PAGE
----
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Big Companies Pass The Buck

Corporations don't pay taxes - you do.

By Petrarch  |  March 4, 2008

As the final primary days come to a close, the Democratic candidates are reaching deeper and deeper into the bag to find red meat for the base.  All the usual dripping steaks are there - attacks on evil drug companies and oil producers, slamming polluters of all kinds, proclaiming the importance of union strength and competition-free public schools, government health care for all, and so on down the line.

But in the Democratic playbook, there is no mantra more hoary than that of "tax the rich", and right next to it is the concept of taxing those evil corporations.

Obama is arguing for it; so is Hillary.  Both also want to increase taxes on offshore operations of American companies, unlike most other developed nations.  The Democratic Congress is playing the same game.

You'd think that with all the enthusiasm to tax corporations, the Democrats are out to take from the fat cats and give to the little guy; and indeed, that's the way their argument goes.  However, those who wish to increase government revenues, or even to play with social engineering, by increasing corporate taxes, are forgetting one small little detail:

Corporations do not pay taxes.

This statement may at first appear to be an argument along the lines of, the rich pay good lawyers so they don't have to pay taxes.  But it isn't.

It's a fact that, lawyers or no lawyers, almost all profitable corporations do wind up having to write a whacking great check to the U.S. Treasury every year.  So in that sense, corporations do pay taxes, in that it's their name on the bottom of the check.

The issue at hand is, where does the money come from?  And here, corporations have an inherent advantage over an ordinary person.

When you, as a normal person, go out to find a job, how much control do you have over your salary?  Obviously you have some influence over it; you can reasonably expect to make more money by increasing your educational level, or by working conspicuously hard.  Similarly, if you are drunk on the job, you'll probably get sacked, and if you steal from your employer you'll have a hard time finding another one.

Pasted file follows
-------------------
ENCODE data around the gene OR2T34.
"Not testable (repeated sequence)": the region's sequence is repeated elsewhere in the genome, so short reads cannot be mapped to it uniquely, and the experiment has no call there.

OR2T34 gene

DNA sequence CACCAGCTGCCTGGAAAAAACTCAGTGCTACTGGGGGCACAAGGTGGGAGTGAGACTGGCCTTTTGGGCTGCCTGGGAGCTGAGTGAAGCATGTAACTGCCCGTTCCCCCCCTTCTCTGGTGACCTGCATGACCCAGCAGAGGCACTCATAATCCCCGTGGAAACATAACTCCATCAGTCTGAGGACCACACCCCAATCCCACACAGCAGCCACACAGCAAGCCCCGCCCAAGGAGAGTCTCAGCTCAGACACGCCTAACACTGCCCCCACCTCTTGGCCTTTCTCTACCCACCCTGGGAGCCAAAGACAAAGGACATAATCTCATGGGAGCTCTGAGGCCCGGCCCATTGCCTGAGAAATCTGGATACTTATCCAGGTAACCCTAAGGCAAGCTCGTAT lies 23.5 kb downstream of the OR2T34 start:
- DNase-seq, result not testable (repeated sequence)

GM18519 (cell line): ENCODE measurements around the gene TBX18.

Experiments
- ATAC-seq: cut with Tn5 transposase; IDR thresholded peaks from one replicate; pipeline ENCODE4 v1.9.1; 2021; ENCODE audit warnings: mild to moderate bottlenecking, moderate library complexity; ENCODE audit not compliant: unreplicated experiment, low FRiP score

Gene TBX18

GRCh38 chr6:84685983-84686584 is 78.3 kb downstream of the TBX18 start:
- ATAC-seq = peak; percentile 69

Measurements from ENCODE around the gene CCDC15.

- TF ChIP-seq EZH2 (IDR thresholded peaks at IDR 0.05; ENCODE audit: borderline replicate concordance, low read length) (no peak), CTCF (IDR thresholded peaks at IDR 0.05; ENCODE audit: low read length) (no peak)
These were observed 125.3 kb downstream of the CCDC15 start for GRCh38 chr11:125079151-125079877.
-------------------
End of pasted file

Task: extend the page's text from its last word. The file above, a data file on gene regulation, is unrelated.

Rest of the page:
But most of the time, for most people, your pay is whatever you are offered.  To increase it, you either have to hope for a raise or promotion, or take great trouble to find another job elsewhere with all the risks and bother that entails.  When income taxes are increased, your salary doesn't go up - that tax increase comes straight out of your hide.

When corporation taxes are increased, the corporation pays the bill at first.  But the buck doesn't stop there for very long.

Unlike normal people, a corporation has some level of pricing power.  That is, the company can simply increase the price of whatever it is that they are selling to cover the increased taxes - but the profit remains the same.  If the government raises corporate taxes across the board, then naturally all the companies will raise prices accordingly - with a minimal, if any, effect on their bottom lines.

But on the other side of the table, who is stuck paying the bill?

The prices for gasoline, milk, and all manner of other consumables have gone up enormously over the past year or two.  Did the oil companies and grocery stores suffer?  No, they increased the sale prices and moved on.  Corporations can do that.  Normal workers, unless you are a very high-flier, can't.

The reason for this is obvious.  Most companies have competition - but there's a limit to the competition.  How many stores compete with Wal-Mart?  Half a dozen?  If you include the Internet, hundreds maybe - but how many people are there in this country who could replace you in your job?  Hundreds of thousands at the very least.

And for an increasing number of Americans, they are not merely competing with other Americans for work, but with illegal immigrants, and people overseas - all of whom are willing to work for far less money.  Only someone at the very, very peak of their profession - someone like Warren Buffett or Jack Welch - need have no fear of being replaced in their job by someone less well paid, or being able to find another job paying more.

When politicians start looking at corporations with a greedy eye, it may sound appealing - but it's your pocket they'll be picking.  If they taxed only yacht-builders and caviar distributors, then they might have a point; but if the target of the taxes is a company producing anything you ever buy, they might as well just send you the bill in the first place.

So is all this to say that corporate tax levels are irrelevant?  No, not in the least; the point here is that it is foolish to view corporations as a bottomless piggybank that the government can dip into at will.  The corporate tax level can have a very profound effect on the economy, even though the taxes are really being paid by the corporation's customers.  But we'll discuss that in a later article.